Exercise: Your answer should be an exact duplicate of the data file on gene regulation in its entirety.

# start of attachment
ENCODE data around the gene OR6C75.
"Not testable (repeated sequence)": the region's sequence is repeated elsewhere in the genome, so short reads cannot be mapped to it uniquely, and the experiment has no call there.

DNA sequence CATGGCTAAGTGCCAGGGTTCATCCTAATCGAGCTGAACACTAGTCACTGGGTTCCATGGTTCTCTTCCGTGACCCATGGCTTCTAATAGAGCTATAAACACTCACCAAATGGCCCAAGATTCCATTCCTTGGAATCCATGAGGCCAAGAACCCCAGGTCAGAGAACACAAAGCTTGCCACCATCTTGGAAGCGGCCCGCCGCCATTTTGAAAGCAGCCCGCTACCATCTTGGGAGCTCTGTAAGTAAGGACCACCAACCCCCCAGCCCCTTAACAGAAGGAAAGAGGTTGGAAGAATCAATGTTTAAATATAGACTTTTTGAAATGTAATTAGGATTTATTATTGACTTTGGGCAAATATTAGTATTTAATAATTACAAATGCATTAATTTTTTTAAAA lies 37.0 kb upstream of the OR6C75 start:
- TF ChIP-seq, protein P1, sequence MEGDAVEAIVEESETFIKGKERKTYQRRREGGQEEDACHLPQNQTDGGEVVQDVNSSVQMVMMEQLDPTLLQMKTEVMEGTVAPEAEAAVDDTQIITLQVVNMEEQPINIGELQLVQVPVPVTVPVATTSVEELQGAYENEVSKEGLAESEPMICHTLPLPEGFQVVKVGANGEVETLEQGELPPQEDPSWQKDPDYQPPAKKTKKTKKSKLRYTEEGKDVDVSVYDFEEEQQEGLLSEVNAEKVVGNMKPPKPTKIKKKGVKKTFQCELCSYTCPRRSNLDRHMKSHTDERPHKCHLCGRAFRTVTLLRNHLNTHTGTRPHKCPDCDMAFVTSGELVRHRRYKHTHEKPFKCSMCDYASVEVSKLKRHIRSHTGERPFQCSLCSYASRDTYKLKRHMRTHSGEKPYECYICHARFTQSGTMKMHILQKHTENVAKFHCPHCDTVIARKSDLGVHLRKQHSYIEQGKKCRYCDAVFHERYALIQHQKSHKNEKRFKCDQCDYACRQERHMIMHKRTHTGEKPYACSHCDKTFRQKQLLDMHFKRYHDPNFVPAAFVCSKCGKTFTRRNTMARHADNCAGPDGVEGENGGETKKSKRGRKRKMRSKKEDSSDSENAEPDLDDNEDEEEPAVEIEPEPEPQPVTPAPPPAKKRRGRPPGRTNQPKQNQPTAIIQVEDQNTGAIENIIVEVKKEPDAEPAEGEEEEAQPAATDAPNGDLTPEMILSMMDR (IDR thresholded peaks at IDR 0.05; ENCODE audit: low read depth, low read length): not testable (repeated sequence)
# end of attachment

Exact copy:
ENCODE data around the gene OR6C75.
"Not testable (repeated sequence)": the region's sequence is repeated elsewhere in the genome, so short reads cannot be mapped to it uniquely, and the experiment has no call there.

DNA sequence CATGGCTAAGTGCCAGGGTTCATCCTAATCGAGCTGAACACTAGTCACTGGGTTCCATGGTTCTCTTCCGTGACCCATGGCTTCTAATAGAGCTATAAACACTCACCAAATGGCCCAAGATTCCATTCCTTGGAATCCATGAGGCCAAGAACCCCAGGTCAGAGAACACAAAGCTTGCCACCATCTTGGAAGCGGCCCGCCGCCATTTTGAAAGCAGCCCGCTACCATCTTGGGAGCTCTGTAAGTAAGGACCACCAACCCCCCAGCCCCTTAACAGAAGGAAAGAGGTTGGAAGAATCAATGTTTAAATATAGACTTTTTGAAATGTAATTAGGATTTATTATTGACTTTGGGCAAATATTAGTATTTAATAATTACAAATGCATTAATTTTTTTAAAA lies 37.0 kb upstream of the OR6C75 start:
- TF ChIP-seq, protein P1, sequence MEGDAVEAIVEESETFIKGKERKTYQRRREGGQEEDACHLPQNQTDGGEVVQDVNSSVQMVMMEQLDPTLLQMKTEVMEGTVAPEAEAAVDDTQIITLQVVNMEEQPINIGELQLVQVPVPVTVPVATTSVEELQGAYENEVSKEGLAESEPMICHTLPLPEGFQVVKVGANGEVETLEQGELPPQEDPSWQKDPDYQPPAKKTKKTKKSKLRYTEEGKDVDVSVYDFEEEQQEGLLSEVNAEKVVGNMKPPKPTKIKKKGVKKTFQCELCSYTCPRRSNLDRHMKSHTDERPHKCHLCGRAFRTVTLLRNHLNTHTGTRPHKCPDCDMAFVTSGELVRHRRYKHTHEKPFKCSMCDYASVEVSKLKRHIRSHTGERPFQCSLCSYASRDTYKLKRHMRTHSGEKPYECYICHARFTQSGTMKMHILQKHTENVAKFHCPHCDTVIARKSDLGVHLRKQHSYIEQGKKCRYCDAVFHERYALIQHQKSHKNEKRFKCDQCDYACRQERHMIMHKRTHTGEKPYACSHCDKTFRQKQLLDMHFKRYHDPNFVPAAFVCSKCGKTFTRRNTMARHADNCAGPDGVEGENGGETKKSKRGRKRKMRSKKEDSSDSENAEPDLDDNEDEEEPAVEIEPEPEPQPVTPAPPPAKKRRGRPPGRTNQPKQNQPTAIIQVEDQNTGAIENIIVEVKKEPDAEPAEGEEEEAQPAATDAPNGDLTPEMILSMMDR (IDR thresholded peaks at IDR 0.05; ENCODE audit: low read depth, low read length): not testable (repeated sequence)